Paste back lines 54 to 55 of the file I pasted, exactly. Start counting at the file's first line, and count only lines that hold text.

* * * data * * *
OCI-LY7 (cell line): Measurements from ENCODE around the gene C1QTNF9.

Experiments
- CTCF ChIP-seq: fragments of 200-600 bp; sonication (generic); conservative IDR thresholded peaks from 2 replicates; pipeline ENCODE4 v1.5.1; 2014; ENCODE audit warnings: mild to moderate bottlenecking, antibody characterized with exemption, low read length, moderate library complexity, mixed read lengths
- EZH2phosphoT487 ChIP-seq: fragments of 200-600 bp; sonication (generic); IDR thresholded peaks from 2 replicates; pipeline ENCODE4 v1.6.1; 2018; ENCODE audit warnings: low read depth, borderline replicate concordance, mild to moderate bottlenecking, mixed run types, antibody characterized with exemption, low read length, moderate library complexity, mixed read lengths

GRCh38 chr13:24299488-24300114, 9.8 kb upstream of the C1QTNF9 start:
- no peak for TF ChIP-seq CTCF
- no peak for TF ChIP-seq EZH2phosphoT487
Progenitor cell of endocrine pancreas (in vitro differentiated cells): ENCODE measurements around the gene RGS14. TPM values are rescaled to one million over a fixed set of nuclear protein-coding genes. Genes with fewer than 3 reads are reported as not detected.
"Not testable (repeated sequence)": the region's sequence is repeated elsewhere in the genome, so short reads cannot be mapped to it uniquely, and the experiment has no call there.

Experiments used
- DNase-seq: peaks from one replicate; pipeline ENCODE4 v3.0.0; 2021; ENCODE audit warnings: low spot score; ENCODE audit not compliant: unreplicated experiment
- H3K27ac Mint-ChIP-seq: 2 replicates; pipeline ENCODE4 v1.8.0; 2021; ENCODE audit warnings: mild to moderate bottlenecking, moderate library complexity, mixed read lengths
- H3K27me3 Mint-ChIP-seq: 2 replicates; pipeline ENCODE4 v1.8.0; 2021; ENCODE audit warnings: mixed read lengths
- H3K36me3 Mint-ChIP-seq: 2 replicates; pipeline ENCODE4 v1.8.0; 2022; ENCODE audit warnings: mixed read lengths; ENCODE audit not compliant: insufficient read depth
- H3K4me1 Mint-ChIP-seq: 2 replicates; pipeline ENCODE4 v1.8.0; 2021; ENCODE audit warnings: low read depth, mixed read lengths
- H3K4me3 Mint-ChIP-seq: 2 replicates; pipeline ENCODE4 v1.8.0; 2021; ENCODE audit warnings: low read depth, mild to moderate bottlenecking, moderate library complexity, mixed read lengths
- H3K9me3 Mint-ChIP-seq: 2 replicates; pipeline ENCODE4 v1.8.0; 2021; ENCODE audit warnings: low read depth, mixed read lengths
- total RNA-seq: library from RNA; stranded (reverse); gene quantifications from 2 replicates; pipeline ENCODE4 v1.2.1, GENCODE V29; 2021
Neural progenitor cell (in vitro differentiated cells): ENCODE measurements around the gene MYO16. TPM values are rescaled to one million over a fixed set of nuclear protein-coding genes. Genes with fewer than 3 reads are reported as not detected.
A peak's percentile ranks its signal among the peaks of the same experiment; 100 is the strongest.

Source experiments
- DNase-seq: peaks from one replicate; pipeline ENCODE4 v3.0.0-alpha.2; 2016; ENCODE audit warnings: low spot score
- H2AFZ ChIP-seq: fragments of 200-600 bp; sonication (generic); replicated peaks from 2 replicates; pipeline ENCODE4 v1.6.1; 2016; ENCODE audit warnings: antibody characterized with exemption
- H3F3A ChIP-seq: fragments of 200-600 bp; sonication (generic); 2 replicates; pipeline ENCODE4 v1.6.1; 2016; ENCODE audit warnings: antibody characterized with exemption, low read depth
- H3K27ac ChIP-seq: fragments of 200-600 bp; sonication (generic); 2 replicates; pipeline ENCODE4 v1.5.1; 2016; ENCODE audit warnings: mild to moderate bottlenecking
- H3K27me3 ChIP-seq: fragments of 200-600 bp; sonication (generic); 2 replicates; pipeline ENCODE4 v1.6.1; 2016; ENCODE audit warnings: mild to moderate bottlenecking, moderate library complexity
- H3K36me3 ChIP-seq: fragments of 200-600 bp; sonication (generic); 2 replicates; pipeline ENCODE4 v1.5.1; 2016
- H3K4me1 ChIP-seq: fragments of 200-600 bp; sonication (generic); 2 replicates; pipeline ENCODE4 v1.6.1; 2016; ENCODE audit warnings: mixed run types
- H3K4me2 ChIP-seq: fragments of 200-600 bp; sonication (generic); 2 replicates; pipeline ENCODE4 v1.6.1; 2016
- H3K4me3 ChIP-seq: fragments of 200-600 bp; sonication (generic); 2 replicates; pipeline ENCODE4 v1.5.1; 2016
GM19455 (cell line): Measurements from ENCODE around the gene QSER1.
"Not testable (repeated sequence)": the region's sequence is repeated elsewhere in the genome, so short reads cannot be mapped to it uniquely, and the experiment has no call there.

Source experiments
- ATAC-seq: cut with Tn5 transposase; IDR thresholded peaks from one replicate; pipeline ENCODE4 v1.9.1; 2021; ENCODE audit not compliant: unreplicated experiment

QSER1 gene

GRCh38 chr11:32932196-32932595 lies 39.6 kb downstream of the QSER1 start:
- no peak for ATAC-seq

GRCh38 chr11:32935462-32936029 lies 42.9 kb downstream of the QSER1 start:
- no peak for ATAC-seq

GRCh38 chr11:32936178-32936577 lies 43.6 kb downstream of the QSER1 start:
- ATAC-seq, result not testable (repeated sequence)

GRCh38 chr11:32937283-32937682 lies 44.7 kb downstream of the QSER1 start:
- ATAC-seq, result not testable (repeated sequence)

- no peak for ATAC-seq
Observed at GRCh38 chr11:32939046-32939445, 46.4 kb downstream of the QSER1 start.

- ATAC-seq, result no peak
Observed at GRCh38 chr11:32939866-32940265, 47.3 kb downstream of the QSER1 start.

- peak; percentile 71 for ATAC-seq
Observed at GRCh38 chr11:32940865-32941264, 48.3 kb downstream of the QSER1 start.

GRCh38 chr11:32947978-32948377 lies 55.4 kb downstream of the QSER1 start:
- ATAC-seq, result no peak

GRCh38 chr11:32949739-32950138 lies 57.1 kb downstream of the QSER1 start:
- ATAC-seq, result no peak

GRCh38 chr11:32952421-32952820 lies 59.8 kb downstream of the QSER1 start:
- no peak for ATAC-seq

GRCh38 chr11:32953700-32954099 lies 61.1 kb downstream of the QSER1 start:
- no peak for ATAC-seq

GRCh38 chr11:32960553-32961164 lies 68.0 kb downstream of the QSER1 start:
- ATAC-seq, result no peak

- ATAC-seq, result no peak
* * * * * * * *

GRCh38 chr11:32952421-32952820 lies 59.8 kb downstream of the QSER1 start:
- no peak for ATAC-seq